Don’t think innovation, think usefulness


“We need you to design a gadget for blind people. The gadget will be attachable on the side of a cup, and when the poured liquid starts to overflow from the cup it would beep and alert the user. It’ll be battery powered and should cost less than 10 Dollars.” This, more or less, was the design brief the design team led by Victor Papanek and his students received from an instution that wanted to solve accessibility problems of the disabled with its services and products. Victor Papanek (22 November 1923, Vienna – 10 January 1998, Lawrence, Kansas), a designer, educator and a strong advocate of socially responsible design gave some time to his students to come up with their designs. A few prototypes emerged after some iterations and they were aesthically quite pleasent. When Victor Papanek intervened into this design process, without really checking the prototypes he asks his students if they know what blind people are doing currently to tackle this issue (Papanek is also a strong advocate of participatory design which is an essential part in socially responsible design). When students went on a field trip to observe the blind people within such situation, they learned that one trick blind people have developed is to stick their thumbs and another one is listening to the sound that comes out as the liquid is being poured into cup, since the sound changes as it approaches to fill the cup completely. Well, the first trick wasn’t really a solution but closer to the problem itself to solve, since with hot drinks you could burn your thumb and it wasn’t that hygienic really. But the second trick was something the team defintely needed to dig in and explore further. The sound was different with different cups, and people had just gotten famliar with their cups so they could follow the liquid filling from the sound. As a result what the team “designed” was a leaflet that had the cup brands with best acoustics written in braille alphabet.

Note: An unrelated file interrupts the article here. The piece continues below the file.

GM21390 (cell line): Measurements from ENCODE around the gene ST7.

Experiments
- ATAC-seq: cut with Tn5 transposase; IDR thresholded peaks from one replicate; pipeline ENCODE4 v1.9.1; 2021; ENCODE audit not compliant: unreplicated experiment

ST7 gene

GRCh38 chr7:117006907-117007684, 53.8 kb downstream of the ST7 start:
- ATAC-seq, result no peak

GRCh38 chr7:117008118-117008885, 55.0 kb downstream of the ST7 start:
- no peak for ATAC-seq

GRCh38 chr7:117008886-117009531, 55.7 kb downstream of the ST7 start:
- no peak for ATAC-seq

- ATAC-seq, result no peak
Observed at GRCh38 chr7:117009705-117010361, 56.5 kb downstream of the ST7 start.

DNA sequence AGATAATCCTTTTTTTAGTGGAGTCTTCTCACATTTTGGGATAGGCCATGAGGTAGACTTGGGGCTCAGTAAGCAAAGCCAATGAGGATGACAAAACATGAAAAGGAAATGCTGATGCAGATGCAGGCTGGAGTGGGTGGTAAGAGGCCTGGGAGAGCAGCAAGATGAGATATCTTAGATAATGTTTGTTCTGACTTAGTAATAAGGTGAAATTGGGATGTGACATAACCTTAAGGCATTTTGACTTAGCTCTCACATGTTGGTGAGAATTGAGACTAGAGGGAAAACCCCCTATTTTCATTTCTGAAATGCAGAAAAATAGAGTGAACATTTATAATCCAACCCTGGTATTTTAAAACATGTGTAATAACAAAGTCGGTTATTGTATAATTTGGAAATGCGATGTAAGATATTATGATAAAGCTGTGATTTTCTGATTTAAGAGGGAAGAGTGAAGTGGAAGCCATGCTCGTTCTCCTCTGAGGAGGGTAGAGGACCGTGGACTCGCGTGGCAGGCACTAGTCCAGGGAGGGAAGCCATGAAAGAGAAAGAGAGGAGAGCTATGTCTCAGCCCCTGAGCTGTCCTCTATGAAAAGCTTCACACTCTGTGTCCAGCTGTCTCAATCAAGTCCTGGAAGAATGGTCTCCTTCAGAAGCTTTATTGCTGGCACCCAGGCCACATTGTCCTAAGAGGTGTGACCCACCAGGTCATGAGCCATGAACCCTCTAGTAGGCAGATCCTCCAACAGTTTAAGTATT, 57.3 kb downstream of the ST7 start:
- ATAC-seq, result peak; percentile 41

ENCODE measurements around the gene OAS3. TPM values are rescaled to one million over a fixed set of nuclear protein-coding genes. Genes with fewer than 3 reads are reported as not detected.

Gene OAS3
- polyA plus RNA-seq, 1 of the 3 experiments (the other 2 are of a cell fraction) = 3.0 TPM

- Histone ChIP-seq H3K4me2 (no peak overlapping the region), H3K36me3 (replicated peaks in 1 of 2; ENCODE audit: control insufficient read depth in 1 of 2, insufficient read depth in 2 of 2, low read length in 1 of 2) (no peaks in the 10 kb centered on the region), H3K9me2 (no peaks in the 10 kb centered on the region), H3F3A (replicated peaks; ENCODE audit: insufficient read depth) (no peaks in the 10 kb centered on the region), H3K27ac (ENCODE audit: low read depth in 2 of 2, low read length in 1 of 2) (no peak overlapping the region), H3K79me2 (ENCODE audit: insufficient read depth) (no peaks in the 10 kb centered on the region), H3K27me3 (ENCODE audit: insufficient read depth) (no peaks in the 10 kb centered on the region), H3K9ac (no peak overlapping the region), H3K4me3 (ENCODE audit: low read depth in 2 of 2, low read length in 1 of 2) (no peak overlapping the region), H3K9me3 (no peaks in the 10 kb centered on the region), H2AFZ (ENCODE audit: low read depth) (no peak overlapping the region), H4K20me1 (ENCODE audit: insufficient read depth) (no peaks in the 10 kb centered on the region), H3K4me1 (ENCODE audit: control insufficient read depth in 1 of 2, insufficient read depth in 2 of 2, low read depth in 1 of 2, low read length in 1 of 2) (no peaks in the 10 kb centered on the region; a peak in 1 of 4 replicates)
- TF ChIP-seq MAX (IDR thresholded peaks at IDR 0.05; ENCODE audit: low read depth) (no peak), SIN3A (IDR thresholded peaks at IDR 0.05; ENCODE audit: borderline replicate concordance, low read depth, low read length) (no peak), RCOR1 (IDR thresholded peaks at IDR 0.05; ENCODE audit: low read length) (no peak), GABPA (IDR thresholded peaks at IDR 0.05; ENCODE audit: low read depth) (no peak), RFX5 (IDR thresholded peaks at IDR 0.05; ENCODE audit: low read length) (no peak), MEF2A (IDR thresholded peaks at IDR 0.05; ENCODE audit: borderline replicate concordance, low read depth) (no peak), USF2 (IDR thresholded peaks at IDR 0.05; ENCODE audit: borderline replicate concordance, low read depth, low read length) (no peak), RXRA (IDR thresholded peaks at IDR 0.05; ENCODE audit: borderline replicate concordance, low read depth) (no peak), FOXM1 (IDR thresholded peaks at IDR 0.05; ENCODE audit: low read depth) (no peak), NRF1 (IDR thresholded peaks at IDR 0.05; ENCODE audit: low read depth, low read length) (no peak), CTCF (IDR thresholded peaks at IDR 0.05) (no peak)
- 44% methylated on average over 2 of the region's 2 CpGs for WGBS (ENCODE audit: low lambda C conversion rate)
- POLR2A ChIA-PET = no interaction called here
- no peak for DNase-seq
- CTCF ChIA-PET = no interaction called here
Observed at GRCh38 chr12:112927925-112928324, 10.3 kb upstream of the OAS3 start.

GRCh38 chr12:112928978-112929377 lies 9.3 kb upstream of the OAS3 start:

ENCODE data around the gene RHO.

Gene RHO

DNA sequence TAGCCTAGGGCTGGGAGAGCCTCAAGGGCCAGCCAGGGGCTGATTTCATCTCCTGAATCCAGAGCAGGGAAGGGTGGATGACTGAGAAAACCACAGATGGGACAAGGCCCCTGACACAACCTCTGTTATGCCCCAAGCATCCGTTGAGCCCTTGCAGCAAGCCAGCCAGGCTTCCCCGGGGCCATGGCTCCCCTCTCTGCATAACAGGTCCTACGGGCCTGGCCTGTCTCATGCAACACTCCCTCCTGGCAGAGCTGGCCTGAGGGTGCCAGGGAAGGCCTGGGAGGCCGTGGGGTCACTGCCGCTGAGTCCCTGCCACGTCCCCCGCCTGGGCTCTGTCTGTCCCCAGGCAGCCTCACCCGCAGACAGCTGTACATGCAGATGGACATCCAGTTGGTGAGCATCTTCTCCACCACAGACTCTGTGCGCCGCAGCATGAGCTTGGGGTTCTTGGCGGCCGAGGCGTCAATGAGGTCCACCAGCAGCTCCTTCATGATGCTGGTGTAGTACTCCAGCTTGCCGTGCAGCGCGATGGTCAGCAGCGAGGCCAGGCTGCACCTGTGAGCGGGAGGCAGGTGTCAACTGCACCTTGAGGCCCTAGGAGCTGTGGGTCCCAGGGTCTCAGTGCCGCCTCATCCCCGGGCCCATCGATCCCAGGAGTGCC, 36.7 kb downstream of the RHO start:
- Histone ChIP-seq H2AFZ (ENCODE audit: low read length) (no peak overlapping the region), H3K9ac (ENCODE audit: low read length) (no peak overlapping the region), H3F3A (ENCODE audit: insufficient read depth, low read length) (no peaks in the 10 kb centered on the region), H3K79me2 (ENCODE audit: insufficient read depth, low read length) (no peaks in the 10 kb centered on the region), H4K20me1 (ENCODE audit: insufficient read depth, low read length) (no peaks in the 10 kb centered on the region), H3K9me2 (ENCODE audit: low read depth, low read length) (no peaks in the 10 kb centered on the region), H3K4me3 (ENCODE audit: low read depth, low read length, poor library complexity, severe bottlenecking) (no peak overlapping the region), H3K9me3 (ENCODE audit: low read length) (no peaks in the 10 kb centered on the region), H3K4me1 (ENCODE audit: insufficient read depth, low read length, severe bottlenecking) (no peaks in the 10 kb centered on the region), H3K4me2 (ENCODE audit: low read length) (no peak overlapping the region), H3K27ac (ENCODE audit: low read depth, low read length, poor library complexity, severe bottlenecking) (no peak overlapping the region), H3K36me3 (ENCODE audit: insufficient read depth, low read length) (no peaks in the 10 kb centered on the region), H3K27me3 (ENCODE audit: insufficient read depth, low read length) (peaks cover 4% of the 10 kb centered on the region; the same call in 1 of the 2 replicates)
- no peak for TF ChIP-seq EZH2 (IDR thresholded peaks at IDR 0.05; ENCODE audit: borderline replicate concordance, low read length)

This story takes place in 80’s, long before Design Thinking was a buzzword in the world of business and media, but I think it’s a primary example of what Design, and hence what Design Thinking is. It’s a mindset that approaches to the problems (or to the problem identification phase) with an open mind, minimum assumptions and focuses on the end user’s true needs. The aesthetics, visual appealing of the product (if it’s a product you are designing) does matter a lot, but the problem you are solving or not solving, the value proposition to the user comes first. If you haven’t nailed that, visual artistry can take you only so far.

This approach is slowly becoming common sense, but applying this in practice is quite a rocket surgery in some cases. That’s where the Design Thinking as a framework, with defined models like IDEO’s 3I (Identify, Inspire, Implement) and British Design Council’s Double Diamond model. Moreover, tools like Photo Safari (observe and document), Persona and Empathy Map, Mindmapping (keyword tree ),  Brainwriting ( silent brainstorming, replacing talk with post-its), Sketching, Storyboarding, Prototyping, Storytelling, User Testing definitely would come handy in the journey of creating “usefulness”.

-Cagri Akgul

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